The effects of cold shock on mycobacterial metabolism and growth
To investigate the cold-shock response of M. smegmatis, the effects of temperature on the growth and metabolism of the bacterium reduction was assessed. The ultimate aim was the identification of the period during which cold shock proteins are induced. Bacteria do not respond uniformly to a cold shock and, therefore, it could not be assumed that M. smegmatis would respond as rapidly or in the same manner as E. coli. The initial metabolic studies demonstrated that the growth and metabolism of M. smegmatis were affected by temperature shifts from 37°C to 20°C and below and that the magnitude of this response was dependant upon the degree of cold shock. Notably, as in E. coli (Ng et al., 1962; Shaw and Ingraham, 1967), the synthesis of protein macromolecules was rapidly reduced as a result of the cold shock, indicating a possible block in translation. However, only a cold shock to 10°C resulted in a lag period of greater than 2 h in all the monitored cellular processes, with 21–24 h being required before an increase in the synthesis of macromolecules was seen. As with the recovery growth of E. coli at 10°C (Shaw and Ingraham, 1967), a period of rapid unbalanced growth preceded the steady-state growth at 10°C. The resulting growth rate at 10°C was, however, at least 50 times slower than that at 37°C.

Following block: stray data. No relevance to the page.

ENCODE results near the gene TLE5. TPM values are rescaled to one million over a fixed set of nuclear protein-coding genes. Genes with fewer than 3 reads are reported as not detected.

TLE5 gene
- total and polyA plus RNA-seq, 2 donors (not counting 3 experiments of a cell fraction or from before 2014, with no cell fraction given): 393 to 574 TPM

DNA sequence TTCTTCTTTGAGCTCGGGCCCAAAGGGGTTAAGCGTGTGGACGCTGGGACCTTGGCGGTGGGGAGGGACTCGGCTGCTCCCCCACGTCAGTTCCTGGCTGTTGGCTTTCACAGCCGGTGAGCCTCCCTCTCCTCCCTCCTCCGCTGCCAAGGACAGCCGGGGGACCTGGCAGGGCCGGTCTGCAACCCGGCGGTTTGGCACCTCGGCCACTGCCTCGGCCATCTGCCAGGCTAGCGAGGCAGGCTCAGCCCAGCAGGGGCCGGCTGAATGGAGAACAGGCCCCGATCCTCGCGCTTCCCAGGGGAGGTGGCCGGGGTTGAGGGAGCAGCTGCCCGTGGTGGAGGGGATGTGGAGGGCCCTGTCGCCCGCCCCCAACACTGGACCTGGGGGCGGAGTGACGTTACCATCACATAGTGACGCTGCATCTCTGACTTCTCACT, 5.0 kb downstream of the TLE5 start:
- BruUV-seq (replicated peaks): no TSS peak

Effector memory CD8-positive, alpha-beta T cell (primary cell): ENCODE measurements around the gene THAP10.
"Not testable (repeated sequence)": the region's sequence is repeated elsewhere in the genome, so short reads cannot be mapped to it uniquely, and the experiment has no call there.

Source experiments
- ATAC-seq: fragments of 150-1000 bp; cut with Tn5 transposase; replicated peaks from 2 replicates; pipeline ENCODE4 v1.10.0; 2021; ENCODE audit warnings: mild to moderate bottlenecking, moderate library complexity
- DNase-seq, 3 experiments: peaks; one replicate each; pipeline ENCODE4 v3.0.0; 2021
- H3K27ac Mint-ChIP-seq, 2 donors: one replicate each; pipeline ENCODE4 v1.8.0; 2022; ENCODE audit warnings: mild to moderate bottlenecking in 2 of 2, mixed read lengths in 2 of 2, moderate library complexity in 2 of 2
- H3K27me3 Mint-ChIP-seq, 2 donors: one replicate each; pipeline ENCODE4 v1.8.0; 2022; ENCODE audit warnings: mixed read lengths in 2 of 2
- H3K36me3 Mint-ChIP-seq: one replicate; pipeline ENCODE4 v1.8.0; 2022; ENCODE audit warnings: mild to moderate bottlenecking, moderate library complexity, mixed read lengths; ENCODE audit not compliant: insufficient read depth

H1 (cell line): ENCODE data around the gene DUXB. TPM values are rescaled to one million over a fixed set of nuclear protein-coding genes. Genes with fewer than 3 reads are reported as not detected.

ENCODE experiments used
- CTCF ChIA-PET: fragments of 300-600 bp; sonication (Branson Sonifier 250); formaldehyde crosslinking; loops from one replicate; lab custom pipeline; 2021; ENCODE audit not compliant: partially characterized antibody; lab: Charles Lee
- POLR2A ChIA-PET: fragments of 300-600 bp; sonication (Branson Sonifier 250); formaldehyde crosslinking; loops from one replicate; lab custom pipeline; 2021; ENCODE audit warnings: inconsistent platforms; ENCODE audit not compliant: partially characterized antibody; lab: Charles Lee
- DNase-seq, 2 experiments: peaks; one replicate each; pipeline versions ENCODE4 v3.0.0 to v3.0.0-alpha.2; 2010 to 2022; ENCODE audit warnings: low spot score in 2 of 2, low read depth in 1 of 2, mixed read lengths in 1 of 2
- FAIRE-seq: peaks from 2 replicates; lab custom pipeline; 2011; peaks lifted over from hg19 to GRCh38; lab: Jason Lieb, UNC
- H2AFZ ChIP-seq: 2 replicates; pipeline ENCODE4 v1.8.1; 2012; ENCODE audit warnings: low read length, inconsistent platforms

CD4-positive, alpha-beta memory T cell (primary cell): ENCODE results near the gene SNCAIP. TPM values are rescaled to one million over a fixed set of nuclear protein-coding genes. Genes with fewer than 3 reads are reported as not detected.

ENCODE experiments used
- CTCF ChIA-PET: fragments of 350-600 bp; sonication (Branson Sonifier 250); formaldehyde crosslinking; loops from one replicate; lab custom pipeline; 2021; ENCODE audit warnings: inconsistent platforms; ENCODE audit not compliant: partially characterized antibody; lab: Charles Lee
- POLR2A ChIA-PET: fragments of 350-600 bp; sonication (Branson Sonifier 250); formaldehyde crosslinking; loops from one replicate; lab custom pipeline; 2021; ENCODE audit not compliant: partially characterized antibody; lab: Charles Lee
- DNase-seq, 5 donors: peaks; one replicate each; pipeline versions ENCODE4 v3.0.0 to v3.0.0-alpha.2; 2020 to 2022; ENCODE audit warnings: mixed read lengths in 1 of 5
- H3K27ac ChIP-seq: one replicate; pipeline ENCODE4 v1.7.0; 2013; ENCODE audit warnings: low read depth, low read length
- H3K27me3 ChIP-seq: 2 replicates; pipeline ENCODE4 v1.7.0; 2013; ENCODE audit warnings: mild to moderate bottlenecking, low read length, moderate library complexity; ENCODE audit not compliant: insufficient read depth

Although a doubling of the number of cfus would have been expected over an 18 day period (calculated generation time of 7–8 days), this was not observed. In some bacteria, a cold shock results in the production of a protected state known as a viable-but-non-culturable (VBNC) state (Olivier, 1993). The bacteria are unable to undergo sustainable cell division in or on normal culture media, but tests for viability show that the cells are still alive and even metabolically active (Olivier, 1993). It is possible that M. smegmatis has entered a similar stress-induced protected state after the 37°C to 10°C temperature shift. This in turn may be similar to the non-replicating, persistence seen in dormant M. tuberculosis (Wayne, 1976). Further work on characterizing the expression of key cold-shock proteins will establish whether this state is similar to anaerobically induced dormancy.